Device distal aspect will not open: A “cornucopia” or trumpet of the distal edge forms, yet the distal aspect does not expand (see section above here). If this happens, wagging and gently pulling back on the partially expanded device may help. It often does not. The choice is either to continue delivery and balloon-expand the distal aspect, or remove the entire device. Do not choose to continue delivery unless you are confident that enough lumen exists in the partially opened device to allow for passage of a balloon catheter. A new user is probably better off removing the assembly
Device is not resheathing — release load to minimize curvature, apply steady pull force on wire; once resheathing commences, reapply load; tortuosity will make resheathing difficult; if uncomfortable, don’t keep trying and remove everything
Threatened Torsion — wag tail, deliver slightly more device, wag again, keep wagging, stop and wait a minute, wag again. Be patient. Resheath if actual torsion, re-deploy and address threatened torsion before it becomes complete. Only release entire device if comfortable with addressing threatened torsion near the proximal end. For persistent torsion, remove Device/Marksman assembly, re-catheterize and use several shorter devices to build a construct
Proximal Threatened Torsion — If only a few mm of device remain to be delivered, and there is threatened torsion, one can typically go ahead and deliver the device anyway. After delivery, device will typically untwist itself or, if this does not happen spontaneously, pushing on the proximal edge with delivery wire and Marksman will do the trick. Suggest doing this only when sufficient experience accumulates of if an experienced proctor / pipeline specialist is present to help
Device does not fully expand after delivery — use J-wire technique, which will be enough in most instances. If not, use a compliant balloon initially. Noncompliant (angioplasty) balloons should be reserved for cases resistant to compliant balloon dilatation. Careful analysis of images should be done to determine why compliant balloon failed to solve the problem — is there an underlying vessel stenosis, for example? A dissection? Will a non-compliant balloon risk damaging the vessel? Also, remember that non-compliant balloons are much stiffer than compliant ones — care should be taken not to push the proximal edge into the aneurysm in attempting to cross the device with a balloon. This is especially true for scenarios where a single device is used to treat a large fusiform aneurysm (our practice is not to limit ourselves to one device any more than we would, out of principle, stop coiling an aneurysm after one-and-done coil)
Can’t recapture PTFE sleeves/leading marker into Marksman catheter after device delivery — this is supposed to be easy without the capture coil, right? Not always. Sometimes PTFE sleeves have a hard time going back into the Marksman if the latter is positioned at a curve. Use a straight segment and reduce load on the Marksman to avoid a “jump” after PTFE sleeves finally go in. Apply steady pull on delivery wire in a straight segment. If uncomfortable with extent of pull, do not continue. Remove the Marksman and delivery wire together and examine them for why this might have happened.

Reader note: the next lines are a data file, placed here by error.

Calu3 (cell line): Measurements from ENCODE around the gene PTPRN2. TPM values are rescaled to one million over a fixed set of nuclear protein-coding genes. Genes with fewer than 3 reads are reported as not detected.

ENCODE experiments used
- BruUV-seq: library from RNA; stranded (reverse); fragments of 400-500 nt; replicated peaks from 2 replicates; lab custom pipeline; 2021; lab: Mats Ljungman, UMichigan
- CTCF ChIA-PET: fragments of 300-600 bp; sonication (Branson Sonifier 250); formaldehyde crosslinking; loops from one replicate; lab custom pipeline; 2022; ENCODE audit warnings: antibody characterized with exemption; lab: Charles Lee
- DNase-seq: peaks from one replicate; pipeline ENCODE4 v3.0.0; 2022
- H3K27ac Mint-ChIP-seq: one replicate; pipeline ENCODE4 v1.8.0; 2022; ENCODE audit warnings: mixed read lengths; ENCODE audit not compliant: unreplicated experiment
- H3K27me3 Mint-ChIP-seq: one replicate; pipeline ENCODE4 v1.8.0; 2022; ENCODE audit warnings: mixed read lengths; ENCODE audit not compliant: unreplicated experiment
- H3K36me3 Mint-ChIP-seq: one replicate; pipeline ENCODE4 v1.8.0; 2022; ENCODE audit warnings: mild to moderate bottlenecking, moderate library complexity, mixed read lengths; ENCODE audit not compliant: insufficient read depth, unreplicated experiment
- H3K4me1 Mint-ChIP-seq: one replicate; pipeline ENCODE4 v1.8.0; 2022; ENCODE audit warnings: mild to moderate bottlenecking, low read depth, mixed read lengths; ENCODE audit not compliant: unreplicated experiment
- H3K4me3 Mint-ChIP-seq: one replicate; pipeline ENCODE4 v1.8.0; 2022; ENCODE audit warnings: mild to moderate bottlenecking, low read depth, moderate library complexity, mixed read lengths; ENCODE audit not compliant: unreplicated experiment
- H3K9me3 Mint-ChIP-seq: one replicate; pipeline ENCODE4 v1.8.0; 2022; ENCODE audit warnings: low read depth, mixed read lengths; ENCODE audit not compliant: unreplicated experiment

Device not apposing landing zone walls — resist temptation to leave it like this! Use another device, in telescoping fashion, now appropriately sized :-), to make sure landing zones are fully apposed.
Distal thromboembolism — don’t over-react. Evaluate collateral circulation, eloquence of at-risk territory. Is there also clot on the Pipeline itself? Sometimes it is best to leave thrombus alone, rather than risking perforation with mechanical thrombectomy or hemorrhagic conversion with use of heavy IA artillery such as IIb/IIIa inhibitors or t-PA. If necessary to go after clot, use most compliant methods least likely to displace vessels and tear perforators.
Local thrombus formation — an immediate post-Pipeline deployment run demonstrating no aneurysm filling — apparent instant success — should raise concern that clot is quickly forming on the Pipeline, converting it to a covered stent. Don’t celebrate. Wait 10-15 min to see what happens. If clot formation is confirmed, intra-arterial IIb/IIIa inhibitors are highly effective. Be careful, especially if there is history of prior stroke/hemorrhage. Consider the possibility of allowing the vessel to close if there are adequate collaterals present, rather than risk a hemorrhage.
Intraprocedural hemorrhage — this is the time to act quickly. The best chance to save the situation is to stop the bleeding immediately. Emergent sacrifice of the bleeding branch should be strongly considered. If collaterals allow (good circle of Willis), there may be a viable option of antiplatelet reversal. Functional survival is possible in a minority of cases
Our practice is to perform 6,12 month, and 3-year post-procedure angiography, in accordance with PUFS protocols. Several instances of delayed (post-12 month) occlusions have been seen. Longer constructs may require lifelong antiplatelet medication. We tend to keep posterior fossa (especially basilar) patients on dual anti-platelets (empiric dosages) for life. Giant aneurysms fall into the same category. It is, otherwise, not the purpose of this page to comment on anti-platelet strategy in terms of choice of agent, monitoring, duration of therapy, etc.
No presently available MRA sequence allows for adequate visualization of flow within the stent, or identification of small residuals adjacent to the Pipeline device, in the author’s opinion.
CTA can be reasonable if a single device is used. Multi-device constructs become progressively more difficult to evaluate in terms of in-construct stenosis or small residual, due to beam hardening.
I, Maksim Shapiro, am a Pipeline proctor and per diem consultant with Medtronic, which recently acquired Covidien, the manufacturer of Pipeline. No financial or other support whatsoever was provided by any legal entity, group, or individual towards creation of this page, or www.neuroangio.org as a whole. Pipeline devices featured in ex-vivo images above were donated by Covidien for general training purposes, and related projects. See Disclaimer section for general disclaimer information.